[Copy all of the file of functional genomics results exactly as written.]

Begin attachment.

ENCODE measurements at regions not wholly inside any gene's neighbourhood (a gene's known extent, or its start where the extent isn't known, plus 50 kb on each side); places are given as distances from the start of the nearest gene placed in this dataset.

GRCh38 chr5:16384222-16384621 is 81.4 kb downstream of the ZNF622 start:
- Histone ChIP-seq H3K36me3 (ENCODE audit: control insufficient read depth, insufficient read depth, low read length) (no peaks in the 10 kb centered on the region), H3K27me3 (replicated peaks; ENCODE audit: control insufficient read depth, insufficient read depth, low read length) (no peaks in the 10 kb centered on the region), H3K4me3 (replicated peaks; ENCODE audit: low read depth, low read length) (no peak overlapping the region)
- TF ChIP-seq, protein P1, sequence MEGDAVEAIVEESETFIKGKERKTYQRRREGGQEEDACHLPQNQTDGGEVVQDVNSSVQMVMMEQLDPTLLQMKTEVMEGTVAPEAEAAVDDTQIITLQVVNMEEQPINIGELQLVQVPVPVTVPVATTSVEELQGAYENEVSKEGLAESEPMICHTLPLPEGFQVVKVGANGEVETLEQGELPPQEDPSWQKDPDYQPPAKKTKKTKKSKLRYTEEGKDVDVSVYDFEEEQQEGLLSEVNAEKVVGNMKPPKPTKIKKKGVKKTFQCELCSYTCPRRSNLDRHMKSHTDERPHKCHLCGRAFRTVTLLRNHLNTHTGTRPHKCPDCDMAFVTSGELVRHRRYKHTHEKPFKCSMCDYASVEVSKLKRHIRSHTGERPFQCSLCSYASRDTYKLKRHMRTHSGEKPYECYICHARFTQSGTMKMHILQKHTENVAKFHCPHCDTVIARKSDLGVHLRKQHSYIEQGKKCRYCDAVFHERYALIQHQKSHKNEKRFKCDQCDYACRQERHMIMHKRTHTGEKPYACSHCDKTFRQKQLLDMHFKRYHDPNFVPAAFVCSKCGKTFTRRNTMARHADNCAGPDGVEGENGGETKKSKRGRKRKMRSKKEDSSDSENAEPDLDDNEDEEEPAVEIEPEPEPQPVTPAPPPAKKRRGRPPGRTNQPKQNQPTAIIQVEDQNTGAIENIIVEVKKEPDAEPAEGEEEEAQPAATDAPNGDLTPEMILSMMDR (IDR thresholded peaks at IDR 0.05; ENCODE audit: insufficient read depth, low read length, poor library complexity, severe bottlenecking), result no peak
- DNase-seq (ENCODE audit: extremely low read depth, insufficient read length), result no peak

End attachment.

ENCODE measurements at regions not wholly inside any gene's neighbourhood (a gene's known extent, or its start where the extent isn't known, plus 50 kb on each side); places are given as distances from the start of the nearest gene placed in this dataset.

GRCh38 chr5:16384222-16384621 is 81.4 kb downstream of the ZNF622 start:
- Histone ChIP-seq H3K36me3 (ENCODE audit: control insufficient read depth, insufficient read depth, low read length) (no peaks in the 10 kb centered on the region), H3K27me3 (replicated peaks; ENCODE audit: control insufficient read depth, insufficient read depth, low read length) (no peaks in the 10 kb centered on the region), H3K4me3 (replicated peaks; ENCODE audit: low read depth, low read length) (no peak overlapping the region)
- TF ChIP-seq, protein P1, sequence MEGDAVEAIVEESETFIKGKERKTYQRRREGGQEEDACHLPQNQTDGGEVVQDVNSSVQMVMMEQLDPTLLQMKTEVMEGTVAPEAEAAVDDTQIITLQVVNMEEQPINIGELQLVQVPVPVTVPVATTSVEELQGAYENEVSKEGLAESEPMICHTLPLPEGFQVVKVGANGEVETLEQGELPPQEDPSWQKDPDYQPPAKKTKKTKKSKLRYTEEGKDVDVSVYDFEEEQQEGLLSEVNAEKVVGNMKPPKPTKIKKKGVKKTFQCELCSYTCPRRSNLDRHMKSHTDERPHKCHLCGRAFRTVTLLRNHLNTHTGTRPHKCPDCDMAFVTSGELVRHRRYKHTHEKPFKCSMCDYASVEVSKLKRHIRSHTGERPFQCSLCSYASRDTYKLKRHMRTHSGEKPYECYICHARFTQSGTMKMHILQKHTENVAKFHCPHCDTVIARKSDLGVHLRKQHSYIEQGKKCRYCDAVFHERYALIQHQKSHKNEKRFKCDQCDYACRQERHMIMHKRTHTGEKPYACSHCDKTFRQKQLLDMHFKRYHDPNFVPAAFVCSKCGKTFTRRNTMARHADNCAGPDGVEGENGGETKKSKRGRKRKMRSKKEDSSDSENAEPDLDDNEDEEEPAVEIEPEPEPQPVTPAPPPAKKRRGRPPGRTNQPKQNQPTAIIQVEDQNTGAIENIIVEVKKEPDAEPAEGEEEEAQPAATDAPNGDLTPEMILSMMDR (IDR thresholded peaks at IDR 0.05; ENCODE audit: insufficient read depth, low read length, poor library complexity, severe bottlenecking), result no peak
- DNase-seq (ENCODE audit: extremely low read depth, insufficient read length), result no peak